New technology can help disabled children thrive in the mainstream.
But will they be denied it because of a lack of funds?
Javed Moore's face lights up when asked about his high-tech equipment.
"Where do I start?" he said. "The technology I have is great. It gives me the opportunity to do things that able-bodied people do, like talking, going on the internet, presenting my own work and lots more."
Javed, 16, has cerebral palsy and can only move his neck and head. But his "assistive technology", two computers, operated by head movements and fitted to his wheelchair, let him play an active part in life at Southgate school, a busy, mainstream comprehensive in Cockfosters, Hertfordshire.
Javed uses a computer similar to Stephen Hawking's to speak. Another lets him use a keyboard, write and access the internet. This was provided by the Government's pioneering Communication Aids Project.
The equipment - and the training he received to use it - has changed Javed's life. "I would like to say thank you to the CAP project," said Javed, who is in Year 10 and studying for six GCSEs. "It has made a big difference to my life. School's great. I'm happy to be involved in a mainstream school. Recently it has been stressful because of exams but I am always trying my best."
Government cash for the project ended earlier this year, and although education authorities are still expected to fund schemes, many fear other disabled pupils may miss out on the chances given to Javed Tracey Fillan, a speech and language therapy technical instructor with the health authority in Kirklees, Yorkshire, has felt the effect of the end of the scheme.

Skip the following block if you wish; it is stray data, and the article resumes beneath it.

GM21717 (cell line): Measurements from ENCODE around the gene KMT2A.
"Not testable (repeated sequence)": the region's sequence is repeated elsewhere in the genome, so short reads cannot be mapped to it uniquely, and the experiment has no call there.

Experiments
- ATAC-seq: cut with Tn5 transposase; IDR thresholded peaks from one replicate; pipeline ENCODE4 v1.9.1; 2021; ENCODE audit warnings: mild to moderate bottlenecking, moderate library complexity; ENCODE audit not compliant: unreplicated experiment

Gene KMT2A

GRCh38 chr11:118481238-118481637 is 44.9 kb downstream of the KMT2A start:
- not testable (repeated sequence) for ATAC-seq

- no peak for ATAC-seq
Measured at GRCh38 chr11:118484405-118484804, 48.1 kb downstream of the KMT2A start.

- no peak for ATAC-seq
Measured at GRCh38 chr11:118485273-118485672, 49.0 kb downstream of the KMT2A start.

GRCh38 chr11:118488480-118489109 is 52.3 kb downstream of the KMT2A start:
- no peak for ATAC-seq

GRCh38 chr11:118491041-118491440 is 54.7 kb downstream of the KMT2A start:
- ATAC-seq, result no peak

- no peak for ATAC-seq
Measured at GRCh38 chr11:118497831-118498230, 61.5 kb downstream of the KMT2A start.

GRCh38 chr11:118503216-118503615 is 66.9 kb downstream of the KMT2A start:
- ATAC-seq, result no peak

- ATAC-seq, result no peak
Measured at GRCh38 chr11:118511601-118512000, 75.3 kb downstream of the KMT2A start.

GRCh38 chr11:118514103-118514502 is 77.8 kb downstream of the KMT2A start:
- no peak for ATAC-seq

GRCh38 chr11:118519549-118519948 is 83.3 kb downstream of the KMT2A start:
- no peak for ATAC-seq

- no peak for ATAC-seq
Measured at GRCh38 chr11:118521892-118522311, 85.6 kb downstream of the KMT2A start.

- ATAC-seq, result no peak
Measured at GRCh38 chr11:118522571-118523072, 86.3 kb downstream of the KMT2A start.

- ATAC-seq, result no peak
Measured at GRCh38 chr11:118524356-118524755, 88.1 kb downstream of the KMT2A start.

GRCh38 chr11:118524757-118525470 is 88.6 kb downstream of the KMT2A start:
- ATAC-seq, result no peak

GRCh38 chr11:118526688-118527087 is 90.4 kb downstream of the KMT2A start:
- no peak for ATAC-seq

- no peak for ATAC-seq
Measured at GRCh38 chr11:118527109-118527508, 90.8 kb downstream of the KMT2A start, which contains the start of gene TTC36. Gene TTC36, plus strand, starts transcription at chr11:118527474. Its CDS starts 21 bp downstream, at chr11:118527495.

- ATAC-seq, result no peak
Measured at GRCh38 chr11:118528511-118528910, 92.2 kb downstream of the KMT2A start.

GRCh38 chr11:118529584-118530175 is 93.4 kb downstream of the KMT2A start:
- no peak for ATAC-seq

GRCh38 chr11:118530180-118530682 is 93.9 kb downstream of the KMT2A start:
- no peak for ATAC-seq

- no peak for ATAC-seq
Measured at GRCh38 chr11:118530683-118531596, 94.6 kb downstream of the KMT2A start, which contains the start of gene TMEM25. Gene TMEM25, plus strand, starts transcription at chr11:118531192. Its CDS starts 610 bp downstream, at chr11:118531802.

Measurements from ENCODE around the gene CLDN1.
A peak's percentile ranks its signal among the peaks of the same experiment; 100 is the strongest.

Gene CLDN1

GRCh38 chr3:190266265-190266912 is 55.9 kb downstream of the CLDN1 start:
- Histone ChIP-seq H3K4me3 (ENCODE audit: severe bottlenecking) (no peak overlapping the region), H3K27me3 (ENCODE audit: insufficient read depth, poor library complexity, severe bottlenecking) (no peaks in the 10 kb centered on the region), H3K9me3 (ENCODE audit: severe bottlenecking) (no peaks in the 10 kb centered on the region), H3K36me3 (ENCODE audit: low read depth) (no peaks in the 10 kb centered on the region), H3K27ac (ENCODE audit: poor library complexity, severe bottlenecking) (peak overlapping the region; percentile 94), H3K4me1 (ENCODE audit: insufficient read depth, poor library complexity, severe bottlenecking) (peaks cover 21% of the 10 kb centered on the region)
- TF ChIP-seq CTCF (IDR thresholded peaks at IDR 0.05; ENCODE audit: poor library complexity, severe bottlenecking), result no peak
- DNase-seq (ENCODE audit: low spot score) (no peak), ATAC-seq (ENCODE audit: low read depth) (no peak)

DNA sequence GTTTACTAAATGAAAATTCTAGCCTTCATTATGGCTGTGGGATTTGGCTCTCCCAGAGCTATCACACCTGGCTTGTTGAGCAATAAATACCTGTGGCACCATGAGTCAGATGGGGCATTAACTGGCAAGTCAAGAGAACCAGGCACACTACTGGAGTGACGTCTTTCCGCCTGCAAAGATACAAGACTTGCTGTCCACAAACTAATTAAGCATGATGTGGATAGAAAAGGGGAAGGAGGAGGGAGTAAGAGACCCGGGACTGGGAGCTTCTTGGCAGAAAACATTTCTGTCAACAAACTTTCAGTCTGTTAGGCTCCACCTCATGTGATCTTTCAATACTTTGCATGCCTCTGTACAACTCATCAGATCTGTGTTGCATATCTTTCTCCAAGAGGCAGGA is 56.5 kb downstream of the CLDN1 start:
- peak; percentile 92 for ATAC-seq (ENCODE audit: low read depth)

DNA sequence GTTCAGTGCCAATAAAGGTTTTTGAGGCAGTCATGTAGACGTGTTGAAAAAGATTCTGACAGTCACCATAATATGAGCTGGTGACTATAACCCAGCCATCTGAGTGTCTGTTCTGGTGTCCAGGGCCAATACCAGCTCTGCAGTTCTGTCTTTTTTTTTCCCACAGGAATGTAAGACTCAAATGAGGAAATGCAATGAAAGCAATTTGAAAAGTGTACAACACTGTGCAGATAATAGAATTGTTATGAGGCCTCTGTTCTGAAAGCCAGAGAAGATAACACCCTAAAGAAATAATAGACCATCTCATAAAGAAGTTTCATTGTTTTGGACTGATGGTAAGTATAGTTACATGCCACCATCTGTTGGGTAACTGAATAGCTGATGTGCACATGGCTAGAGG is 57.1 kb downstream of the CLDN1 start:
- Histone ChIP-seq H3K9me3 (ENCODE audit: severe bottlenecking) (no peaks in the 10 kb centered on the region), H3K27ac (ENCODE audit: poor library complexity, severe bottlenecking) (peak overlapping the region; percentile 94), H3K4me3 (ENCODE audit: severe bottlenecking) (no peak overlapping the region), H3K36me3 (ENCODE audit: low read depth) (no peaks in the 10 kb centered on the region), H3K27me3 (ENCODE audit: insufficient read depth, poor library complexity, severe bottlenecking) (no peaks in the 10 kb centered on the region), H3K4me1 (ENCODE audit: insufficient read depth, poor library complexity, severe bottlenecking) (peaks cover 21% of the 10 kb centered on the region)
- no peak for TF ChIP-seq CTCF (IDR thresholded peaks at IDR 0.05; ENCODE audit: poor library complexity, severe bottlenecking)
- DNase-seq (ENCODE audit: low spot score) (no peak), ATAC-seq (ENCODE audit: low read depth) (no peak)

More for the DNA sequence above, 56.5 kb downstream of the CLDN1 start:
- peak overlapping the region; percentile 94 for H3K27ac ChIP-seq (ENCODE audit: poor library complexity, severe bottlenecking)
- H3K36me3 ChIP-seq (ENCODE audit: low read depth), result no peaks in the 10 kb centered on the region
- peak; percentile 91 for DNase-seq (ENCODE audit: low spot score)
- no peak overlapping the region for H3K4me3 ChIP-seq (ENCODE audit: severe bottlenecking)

"We have a brilliant team but it is drifting apart because of lack of funding. We are supposed to be supporting these children but we can't because we don't have the money. We are really struggling."
The case of Marc McMenemy also shows the difference technology can make.
Awena Bosley, special needs coordinator at Bourne college in Southbourne, Hampshire, said: "We did reading and speaking work with him but that did not really work. As well as profound dyslexia, he had a speech impediment and dyspraxia. He is very bright but his self-esteem was rock-bottom. I applied for a laptop for him from CAP and it has changed his life."
The laptop came with word-prediction software and a program to help the user plan, organise and present ideas. "It has made it much easier in lessons," said Marc, 16. "I am more independent. It should be available to everyone that needs it."
Since getting the laptop, Marc has been made a prefect and helped another student with dyslexia get to grips with technology. He has completed GCSEs and plans to study for a BTec in IT.
"His self-esteem was so low and he was switching off in class," said Ms Bosley. "He didn't behave badly but was in danger of excluding himself. Now he stands tall. He laughs and jokes with us and helps others. Assistive technology has made him much happier; it transforms lives."
Assistive technology refers to equipment that gives disabled pupils enough independence to join mainstream education.
Such technology lets them to work with others on equal terms. For example a pupil who has problems moving their hands could be given the technology to control a computer using head movement rather than a keyboard.
There is no precise definition of assistive technology but it can range from a spell-checker through to a Stephen Hawking-style speaking computer.
Assistive technology differs from normal disability aids, says John Liddle of Abilitynet.
While the latter includes aids such as wheelchairs that help with everyday life while the former helps primarily with education.